I got up this morning and the first thing I did was sit at my desk and read your wonderful blog.
    It has brought back memories of years gone by when I remembered my first snow in England
    I must have been about ten when I looked out of the window and saw fir trees bent over and
    a young boy on a sled along with a man on skis. The snow was so deep and crisp.
    Of memories of Forest Glen when the snow turned the place into a Currier and Ives picture.
    You have a certain way to jog our memory into a different place, a good place, and I think of
    you in that good place.
    Claire was one of my favorite characters in “Fairest Isle” and I hope we will hear more about her
    in the future.
    Christmas will be celebrated in a different way this year because of the deadly virus. There will
    be hope in our heart’s for a cure, Christmas will still be a reminder of Christmas long ago.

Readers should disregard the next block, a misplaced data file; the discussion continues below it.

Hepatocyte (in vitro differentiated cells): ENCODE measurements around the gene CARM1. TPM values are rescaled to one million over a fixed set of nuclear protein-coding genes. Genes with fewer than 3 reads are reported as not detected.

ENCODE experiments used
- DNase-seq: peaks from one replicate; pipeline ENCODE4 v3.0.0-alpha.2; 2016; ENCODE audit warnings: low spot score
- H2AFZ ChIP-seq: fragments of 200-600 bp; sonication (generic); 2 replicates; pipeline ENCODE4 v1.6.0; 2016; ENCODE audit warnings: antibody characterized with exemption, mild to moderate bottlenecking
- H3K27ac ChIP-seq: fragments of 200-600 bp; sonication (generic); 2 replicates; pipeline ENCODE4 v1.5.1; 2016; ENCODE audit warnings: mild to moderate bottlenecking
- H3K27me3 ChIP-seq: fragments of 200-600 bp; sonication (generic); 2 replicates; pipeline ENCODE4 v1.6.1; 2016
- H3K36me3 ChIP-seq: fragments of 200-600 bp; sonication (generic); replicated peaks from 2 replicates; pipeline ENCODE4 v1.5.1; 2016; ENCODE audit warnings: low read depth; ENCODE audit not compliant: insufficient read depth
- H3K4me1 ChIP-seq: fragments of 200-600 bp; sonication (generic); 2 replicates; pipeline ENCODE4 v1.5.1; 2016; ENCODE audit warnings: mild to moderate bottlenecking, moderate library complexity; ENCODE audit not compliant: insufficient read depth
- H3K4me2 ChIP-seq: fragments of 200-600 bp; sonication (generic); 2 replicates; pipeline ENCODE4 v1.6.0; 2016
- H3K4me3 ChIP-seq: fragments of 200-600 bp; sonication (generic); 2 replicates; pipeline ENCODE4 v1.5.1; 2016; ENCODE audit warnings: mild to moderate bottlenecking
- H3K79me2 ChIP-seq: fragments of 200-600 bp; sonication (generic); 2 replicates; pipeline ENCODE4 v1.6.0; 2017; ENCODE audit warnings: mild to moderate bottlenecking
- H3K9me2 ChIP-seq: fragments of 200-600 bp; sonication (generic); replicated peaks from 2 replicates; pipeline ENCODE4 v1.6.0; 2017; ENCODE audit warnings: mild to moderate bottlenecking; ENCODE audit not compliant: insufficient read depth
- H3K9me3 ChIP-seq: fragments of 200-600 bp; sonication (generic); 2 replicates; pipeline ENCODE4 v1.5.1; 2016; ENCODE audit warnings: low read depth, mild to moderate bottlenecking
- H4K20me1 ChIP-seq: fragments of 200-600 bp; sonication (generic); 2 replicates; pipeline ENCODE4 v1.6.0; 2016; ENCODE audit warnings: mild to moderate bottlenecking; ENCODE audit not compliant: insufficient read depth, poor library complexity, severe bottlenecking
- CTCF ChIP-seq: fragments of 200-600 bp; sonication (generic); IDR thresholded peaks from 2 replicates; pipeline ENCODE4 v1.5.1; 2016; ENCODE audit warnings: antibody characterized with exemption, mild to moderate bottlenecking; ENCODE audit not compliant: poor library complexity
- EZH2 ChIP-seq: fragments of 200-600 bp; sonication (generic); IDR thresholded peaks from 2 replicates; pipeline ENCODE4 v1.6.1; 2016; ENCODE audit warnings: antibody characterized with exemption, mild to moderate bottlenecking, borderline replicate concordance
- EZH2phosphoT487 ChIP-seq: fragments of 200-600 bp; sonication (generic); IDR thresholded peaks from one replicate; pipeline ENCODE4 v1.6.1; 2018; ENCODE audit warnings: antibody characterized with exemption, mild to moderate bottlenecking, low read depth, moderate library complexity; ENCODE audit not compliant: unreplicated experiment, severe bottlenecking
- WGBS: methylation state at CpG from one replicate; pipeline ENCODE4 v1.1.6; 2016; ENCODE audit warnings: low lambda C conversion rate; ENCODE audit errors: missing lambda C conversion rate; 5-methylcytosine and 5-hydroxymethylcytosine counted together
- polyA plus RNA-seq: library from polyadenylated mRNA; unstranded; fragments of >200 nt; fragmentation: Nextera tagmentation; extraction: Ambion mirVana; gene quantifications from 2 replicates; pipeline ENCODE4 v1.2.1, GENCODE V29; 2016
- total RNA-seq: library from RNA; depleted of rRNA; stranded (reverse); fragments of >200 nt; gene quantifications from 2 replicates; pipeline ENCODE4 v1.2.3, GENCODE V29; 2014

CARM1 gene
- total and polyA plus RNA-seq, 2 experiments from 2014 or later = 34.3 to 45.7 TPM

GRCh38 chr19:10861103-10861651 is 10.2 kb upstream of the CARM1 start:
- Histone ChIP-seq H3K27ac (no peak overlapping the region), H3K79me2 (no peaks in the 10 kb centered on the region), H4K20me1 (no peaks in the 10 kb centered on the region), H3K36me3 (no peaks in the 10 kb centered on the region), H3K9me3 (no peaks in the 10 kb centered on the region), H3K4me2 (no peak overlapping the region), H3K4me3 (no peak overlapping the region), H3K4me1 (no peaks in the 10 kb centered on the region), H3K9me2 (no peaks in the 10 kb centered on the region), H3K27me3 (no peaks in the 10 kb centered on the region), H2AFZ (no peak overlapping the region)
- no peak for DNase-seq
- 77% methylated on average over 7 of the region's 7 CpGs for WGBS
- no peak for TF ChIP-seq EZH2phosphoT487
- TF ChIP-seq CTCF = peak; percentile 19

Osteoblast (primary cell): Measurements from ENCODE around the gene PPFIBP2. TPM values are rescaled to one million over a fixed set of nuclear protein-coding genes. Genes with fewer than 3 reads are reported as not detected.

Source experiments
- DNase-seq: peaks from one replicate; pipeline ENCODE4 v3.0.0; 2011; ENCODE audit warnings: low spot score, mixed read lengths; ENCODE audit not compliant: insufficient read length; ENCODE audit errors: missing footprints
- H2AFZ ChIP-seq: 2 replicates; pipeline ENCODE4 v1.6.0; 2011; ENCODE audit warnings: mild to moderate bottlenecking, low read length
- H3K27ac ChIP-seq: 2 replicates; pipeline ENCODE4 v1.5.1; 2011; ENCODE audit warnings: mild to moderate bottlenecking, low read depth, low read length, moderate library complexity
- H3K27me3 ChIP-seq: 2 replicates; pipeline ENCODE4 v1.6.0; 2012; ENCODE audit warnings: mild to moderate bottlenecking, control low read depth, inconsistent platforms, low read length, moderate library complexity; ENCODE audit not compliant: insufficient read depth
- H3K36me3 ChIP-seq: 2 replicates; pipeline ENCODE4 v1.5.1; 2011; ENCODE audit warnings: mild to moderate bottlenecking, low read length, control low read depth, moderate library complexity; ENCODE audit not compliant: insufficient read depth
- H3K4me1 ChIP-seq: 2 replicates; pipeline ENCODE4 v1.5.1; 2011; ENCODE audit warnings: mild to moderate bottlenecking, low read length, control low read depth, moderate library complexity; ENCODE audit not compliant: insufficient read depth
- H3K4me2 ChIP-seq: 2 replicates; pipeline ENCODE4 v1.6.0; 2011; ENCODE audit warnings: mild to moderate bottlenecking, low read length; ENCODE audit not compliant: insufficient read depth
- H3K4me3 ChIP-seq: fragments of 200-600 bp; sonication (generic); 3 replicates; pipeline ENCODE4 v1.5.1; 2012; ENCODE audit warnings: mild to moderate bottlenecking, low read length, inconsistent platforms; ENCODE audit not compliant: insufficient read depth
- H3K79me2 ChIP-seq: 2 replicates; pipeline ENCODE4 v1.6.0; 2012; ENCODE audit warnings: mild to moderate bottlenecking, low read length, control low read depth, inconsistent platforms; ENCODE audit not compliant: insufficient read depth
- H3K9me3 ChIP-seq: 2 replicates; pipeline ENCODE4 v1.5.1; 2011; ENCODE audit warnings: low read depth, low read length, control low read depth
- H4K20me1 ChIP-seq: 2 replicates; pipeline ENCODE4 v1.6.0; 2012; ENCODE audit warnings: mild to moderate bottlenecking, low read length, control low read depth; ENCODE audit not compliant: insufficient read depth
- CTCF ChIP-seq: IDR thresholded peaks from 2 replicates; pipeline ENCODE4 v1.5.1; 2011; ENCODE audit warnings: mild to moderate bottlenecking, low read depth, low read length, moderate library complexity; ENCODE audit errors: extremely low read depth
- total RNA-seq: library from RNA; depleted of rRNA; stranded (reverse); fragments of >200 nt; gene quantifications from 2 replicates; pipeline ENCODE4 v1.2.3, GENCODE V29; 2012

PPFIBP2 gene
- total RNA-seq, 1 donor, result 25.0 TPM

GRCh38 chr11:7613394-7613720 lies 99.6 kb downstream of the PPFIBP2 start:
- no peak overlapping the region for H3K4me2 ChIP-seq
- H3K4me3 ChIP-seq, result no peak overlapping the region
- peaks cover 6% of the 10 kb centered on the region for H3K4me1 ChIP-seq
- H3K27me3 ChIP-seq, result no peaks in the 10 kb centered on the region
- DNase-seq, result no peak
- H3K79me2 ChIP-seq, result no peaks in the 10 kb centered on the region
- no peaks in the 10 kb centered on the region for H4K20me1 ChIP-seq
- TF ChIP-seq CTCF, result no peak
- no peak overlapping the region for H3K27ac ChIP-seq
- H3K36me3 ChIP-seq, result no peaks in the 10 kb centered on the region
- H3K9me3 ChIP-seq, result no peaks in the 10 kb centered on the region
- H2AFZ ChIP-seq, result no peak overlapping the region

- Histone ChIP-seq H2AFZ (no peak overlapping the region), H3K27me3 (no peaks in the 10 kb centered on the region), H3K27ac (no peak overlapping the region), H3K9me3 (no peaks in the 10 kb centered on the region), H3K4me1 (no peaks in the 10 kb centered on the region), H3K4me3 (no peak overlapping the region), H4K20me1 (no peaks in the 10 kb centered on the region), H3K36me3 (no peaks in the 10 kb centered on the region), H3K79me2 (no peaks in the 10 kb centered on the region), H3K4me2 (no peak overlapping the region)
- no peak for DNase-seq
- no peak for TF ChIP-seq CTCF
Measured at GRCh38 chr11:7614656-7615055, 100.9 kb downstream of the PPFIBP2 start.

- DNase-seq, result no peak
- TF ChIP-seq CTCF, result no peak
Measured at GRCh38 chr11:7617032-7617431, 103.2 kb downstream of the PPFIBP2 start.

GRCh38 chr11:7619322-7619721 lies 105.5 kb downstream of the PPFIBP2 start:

Love, Nanette.

    • Judith Nembhard

      Hello Nanette,
      It wasn’t hard for you to jog your memories for beautiful recollections of Christmas. Isn’t it satisfying to think of
      the things that have given us joy? May the spirit and love of this wonderful season be yours. You bring so much
      happiness to others. Christmas blessings to you. JN

  • Fartema

    Judith, what a beautiful, heart warming, touching reminder of the ‘reason for the season.’ Your words of encouragement always brings me a measure of Joy. With time on my hand, this Christmas season, I again made a prayer chain garland to drape my
    little Christmas tree you once admired on my tiny porch. Thank you.

    • Judith Nembhard

      Fartema, I’m always glad to hear from you. You spread joy. I’ve seen your
      prayer chain. It’s beautiful. Thanks for reading and commenting on my blog. JN

  • Glenda Hubbell

    I enjoyed reading you Christmas blog. Brought back memories of my Christmases past. I hope you and Michael had a blessed Christmas. I just bought next year’s women’s devotional book. Was delighted to read your submission. Such a privlege to know you. Glenda

    • Judith Nembhard

      Hello Glenda,
      I’m glad you read my post. Those long-ago Christmases were fun, weren’t they? Their simplicity was part of their charm. Good memories.
      Thank you very much for your comment. I appreciate your kind words. JN